'Those who don't adapt will quickly be left behind'

In an exclusive interview with B&C, TAB’s technology director, Mark Gillis, claimed that adoption of new fintech — including open banking — is imperative to benefit both customers and staff.

According to TAB, this will enhance data privacy and security, as well as make it easier for borrowers to view and make payments, thus improving transparency.

B&C caught up with Mark to find out more about the new open banking interface, as well as discuss the adoption of fintech across the wider market.

Why did TAB launch the open banking interface? 

TAB embraces technology and innovation; we aspire to bring new technologies to our platforms and make our processes smooth and efficient. We want our customers to be able to transact quickly and safely — they will appreciate having greater control over their data. It will also allow them access to a broader range of services from different providers, leading to increased competition and better deals for consumers.

How exactly does the platform work? 

Open banking works by connecting users directly to their bank. Our borrowers can now sign in to the TAB platform and view a list of their interest payments, review the details of those payments, and then pay using authentication from their own bank to approve their payment. It’s a much simpler process.

Who can use it? 

This is available for TAB borrowers and investors. Open banking allows us to make use of the bank account validation feature which satisfies AML/KYC requirements, meaning we can check the funds are coming from a registered source when we onboard a new investor.

What are the main benefits?

The launch of open banking is consistent with TAB’s values of trust and transparency. Our borrowers will have greater visibility of their interest payments and how the changes in the Bank of England base rate will affect them. It also enhances the security of their payments, as it uses their bank’s own security system.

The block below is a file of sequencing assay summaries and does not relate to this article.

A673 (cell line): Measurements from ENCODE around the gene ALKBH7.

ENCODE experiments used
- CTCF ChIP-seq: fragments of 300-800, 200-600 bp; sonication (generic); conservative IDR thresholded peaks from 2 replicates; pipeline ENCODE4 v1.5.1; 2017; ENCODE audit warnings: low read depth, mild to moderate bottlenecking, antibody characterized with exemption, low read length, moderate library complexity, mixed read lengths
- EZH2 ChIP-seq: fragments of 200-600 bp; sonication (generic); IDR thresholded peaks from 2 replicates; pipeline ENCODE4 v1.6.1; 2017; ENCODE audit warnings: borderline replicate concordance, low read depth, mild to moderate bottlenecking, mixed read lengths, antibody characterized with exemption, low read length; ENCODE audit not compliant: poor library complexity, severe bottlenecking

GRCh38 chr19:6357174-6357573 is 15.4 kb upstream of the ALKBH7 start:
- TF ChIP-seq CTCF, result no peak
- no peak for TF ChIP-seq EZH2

For TAB, it makes the administration behind the loan much simpler, as it removes the need to scan through bank records and match payment amounts.

It also makes the application process for investors quicker and simpler as open banking is a useful identity verification tool, as well as adding a layer of reassurance to TAB that the investor has passed the AML/KYC checks.

How do you plan to enhance the interface in the near future? 

We have big plans for the interface.  In time, borrowers will be able to grant more detailed access to their bank accounts when applying for a loan, which will act like a credit report — thus removing the need for a credit search.

The speed of the application and increased availability of the details needed, all while keeping personal information safe, will open the door for examining and exploring patterns which can then be tested against application details.

Why do you think there has been little adoption of open banking in the specialist finance market? 

I think innovation in the finance sector has typically been quite poor. Older businesses, based on legacy systems, might not see the value in modernising their processes, or maybe just haven’t explored what can be done. It’s possible they haven’t considered the benefits for themselves and have a lack of appetite to invest in something that will benefit their customers.

Do you think open banking will become more prevalent in the specialist finance sector?

Absolutely — it is imperative that the market adapts to using newly available technology, as it will benefit their staff and customers. As new borrowers enter the market, they will be expecting applications to use new and innovative technology, such as open banking, as a bare minimum from financial institutions. Those who don’t adapt will quickly be left behind.


As seen in Bridging and Commercial

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